Anyone who follows or flew military aviation knows about and loves Nellis Air Force Base in Las Vegas, Nevada. There is not a military pilot in the world who is not excited when they hear they might be going to Nellis for Red Flag or even just a gas and go.

It may just be a strange coincidence but there seems to be something about Nellis and mechanical failures if you are in the Navy or Marine Corps and you decided to re-fuel there. For some reason, Navy and Marine Corps aircraft always seems to break down at Nellis but then the next day they start right up! In fact, there have been stories that in the past some Navy squadrons actually forbid their pilots to gas and go at Nellis simply because so many aircraft had mechanical problems upon their arrival at the base. Bermuda triangle stuff??? Hmmm….

Back to our story line…so how did Nellis get named? A brave young aviator named Lieutenant William Harrell Nellis who just happened to live in Searchlight, Nevada as a child and later moved to Las Vegas.

William Harrell Nellis was born in Santa Rita, N.M., March 8, 1916. He was still a child when his family relocated to Searchlight, Nev. Nellis lived with his grandmother for a time in Searchlight. When not attending school, he helped her run the Searchlight Hotel.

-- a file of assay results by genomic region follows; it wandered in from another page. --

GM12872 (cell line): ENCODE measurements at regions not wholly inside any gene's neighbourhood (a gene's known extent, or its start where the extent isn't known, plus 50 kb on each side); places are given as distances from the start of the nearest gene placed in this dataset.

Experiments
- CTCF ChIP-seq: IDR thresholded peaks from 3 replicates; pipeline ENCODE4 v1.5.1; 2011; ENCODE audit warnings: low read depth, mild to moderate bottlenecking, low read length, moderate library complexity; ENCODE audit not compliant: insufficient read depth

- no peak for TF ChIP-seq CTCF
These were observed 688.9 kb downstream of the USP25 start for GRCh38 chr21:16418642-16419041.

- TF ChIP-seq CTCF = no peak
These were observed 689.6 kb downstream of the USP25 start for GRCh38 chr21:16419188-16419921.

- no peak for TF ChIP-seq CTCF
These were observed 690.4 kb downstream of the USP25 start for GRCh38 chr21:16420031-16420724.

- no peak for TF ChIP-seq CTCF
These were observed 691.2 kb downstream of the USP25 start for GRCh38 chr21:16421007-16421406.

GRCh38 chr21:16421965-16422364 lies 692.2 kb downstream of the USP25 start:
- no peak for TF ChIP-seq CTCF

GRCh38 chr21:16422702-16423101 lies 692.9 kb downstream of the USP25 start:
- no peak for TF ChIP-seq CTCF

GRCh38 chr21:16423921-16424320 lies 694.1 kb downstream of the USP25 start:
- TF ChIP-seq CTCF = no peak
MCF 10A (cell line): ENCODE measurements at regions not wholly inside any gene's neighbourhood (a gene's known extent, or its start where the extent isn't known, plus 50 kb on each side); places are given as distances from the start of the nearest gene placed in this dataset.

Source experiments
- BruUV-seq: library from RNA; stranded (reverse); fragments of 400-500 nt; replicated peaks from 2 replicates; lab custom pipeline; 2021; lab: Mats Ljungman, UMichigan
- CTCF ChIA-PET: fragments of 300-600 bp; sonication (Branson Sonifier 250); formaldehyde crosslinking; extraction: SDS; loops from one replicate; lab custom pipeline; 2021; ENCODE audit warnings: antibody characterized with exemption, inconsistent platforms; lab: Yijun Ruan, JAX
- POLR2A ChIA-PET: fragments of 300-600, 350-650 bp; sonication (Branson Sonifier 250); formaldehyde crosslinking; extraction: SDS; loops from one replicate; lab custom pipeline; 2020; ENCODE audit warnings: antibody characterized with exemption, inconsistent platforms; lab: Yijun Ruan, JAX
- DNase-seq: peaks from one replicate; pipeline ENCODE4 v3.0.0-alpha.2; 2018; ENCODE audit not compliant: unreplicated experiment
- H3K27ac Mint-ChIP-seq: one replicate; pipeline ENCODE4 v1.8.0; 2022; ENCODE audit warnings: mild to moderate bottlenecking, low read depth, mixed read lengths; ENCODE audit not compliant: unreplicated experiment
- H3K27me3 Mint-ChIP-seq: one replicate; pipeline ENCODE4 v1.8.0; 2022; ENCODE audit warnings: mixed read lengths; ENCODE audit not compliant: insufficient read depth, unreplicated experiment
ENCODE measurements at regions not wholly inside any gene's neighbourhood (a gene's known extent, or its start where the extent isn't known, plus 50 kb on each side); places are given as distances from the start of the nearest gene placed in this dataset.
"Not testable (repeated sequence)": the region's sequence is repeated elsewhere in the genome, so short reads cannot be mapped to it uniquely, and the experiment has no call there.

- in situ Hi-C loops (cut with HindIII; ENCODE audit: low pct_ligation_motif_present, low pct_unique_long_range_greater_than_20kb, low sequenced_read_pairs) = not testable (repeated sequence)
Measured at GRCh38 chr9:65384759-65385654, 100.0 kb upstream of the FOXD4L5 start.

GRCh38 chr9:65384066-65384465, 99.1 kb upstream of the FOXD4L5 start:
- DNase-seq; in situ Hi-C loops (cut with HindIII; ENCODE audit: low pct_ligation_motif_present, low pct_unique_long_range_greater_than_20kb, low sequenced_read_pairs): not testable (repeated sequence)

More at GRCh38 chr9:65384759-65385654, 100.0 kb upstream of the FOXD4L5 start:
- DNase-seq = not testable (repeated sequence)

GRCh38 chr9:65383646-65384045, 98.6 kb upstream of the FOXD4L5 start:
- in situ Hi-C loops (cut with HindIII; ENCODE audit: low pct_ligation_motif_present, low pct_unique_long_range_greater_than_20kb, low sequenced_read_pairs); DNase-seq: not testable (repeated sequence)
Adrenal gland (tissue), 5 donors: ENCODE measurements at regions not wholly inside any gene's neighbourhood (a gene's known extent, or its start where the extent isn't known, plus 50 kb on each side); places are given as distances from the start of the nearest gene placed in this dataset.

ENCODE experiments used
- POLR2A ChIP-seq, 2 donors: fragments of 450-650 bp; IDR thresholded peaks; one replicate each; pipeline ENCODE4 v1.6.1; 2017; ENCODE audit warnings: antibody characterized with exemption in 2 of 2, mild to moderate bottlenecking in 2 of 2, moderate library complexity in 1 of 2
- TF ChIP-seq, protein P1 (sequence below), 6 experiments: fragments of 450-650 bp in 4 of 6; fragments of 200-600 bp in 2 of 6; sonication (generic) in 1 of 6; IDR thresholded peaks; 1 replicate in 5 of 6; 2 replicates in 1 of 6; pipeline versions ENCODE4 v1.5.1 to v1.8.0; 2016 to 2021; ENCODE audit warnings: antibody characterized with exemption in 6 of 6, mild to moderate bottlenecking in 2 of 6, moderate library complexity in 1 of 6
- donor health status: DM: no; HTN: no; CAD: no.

Nellis remained in the town until he graduated the eighth grade, then moved to Las Vegas where he attended Las Vegas High School, where he graduated in 1936. He rented a room and held a job after school to pay room and board. In 1939, Nellis married Las Vegas native Shirley R. Fletcher. The couple had two children, Gary and Joyce. After relocating to Searchlight for a time, the Nellis family returned to Las Vegas where Nellis found a job with the railroad.

Nellis’ job with the railroad was enough to keep him out of the Army at the outbreak of World War II. However, after completing some flying lessons and logging eight hours in the air, Nellis enlisted in the Enlisted Reserve Corps Dec. 9, 1942.

Lieutenant William Harrell Nellis